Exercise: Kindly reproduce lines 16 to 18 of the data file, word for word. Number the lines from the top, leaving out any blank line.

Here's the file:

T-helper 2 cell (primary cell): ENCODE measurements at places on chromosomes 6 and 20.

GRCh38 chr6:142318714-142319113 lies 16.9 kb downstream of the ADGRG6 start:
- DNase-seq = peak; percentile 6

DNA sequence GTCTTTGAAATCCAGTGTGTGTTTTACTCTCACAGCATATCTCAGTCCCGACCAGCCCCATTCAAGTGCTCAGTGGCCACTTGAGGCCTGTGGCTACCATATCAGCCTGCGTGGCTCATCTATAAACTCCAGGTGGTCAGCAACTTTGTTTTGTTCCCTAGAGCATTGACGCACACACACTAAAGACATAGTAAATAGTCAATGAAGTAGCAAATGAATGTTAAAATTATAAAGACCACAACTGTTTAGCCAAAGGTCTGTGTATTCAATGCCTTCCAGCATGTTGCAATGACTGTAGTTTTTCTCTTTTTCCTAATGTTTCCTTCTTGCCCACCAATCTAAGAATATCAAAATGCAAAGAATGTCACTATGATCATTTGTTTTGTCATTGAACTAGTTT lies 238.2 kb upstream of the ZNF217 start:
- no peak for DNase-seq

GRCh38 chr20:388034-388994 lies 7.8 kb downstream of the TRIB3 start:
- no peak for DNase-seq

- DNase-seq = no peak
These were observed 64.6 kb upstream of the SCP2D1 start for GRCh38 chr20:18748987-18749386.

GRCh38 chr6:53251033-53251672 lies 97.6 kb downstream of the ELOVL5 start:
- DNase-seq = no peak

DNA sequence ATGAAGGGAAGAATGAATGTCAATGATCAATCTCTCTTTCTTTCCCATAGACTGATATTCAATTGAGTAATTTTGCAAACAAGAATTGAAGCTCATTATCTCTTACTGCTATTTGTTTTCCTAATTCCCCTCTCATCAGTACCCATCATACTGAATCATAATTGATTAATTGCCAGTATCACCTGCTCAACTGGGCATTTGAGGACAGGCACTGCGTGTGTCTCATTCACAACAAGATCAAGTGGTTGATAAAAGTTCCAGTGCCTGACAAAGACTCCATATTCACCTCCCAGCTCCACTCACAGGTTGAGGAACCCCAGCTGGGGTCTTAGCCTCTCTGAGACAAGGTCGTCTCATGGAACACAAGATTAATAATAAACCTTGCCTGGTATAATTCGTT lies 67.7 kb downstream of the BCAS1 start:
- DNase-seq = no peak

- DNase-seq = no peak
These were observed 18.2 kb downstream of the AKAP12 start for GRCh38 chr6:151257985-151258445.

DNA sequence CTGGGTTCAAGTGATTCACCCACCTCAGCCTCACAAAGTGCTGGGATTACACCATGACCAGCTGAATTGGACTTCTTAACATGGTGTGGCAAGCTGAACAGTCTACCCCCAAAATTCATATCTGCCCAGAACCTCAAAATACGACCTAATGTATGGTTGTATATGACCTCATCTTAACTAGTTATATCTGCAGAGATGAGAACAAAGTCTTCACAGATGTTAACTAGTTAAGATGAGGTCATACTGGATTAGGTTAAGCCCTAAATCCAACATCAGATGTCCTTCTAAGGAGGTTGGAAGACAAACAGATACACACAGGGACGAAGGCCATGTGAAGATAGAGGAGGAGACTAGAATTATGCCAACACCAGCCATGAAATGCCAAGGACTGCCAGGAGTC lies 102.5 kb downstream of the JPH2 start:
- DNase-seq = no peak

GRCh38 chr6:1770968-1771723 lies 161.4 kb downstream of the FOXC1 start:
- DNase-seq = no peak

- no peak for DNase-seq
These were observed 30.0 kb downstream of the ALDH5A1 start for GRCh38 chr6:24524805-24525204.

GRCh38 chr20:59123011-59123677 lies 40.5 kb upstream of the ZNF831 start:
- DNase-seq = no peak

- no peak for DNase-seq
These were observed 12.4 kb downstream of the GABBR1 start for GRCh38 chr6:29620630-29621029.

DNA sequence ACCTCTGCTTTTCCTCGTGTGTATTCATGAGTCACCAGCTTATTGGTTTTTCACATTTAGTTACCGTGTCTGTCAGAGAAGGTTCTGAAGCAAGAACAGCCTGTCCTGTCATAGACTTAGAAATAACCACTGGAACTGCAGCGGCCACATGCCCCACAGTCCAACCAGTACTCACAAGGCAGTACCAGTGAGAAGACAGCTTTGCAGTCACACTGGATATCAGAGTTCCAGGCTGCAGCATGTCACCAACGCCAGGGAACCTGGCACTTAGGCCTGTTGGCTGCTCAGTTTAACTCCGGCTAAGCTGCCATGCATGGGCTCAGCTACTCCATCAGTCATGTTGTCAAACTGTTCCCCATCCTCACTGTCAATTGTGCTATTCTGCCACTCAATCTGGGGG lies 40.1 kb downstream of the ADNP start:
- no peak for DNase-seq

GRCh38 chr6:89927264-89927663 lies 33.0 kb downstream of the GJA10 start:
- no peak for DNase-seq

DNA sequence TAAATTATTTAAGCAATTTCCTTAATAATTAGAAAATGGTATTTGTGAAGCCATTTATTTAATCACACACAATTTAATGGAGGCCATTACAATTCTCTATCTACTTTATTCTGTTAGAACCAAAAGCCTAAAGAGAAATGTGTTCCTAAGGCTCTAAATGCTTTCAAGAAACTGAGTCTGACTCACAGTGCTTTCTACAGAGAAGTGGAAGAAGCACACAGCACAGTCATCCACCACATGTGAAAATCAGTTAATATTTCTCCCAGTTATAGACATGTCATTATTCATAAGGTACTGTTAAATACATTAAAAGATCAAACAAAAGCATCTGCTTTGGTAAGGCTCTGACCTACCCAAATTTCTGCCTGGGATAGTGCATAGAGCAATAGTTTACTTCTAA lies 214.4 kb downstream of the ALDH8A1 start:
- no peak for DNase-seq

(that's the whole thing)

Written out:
DNA sequence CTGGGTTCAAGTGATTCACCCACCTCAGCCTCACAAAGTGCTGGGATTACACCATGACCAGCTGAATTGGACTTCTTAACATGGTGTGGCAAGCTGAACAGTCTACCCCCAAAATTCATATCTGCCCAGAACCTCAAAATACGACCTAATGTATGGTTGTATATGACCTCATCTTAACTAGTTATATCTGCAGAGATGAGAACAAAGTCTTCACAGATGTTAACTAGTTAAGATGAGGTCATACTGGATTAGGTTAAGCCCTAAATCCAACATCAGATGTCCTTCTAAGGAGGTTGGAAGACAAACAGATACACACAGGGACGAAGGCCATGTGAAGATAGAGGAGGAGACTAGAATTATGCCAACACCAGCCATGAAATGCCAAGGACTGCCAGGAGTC lies 102.5 kb downstream of the JPH2 start:
- DNase-seq = no peak

GRCh38 chr6:1770968-1771723 lies 161.4 kb downstream of the FOXC1 start: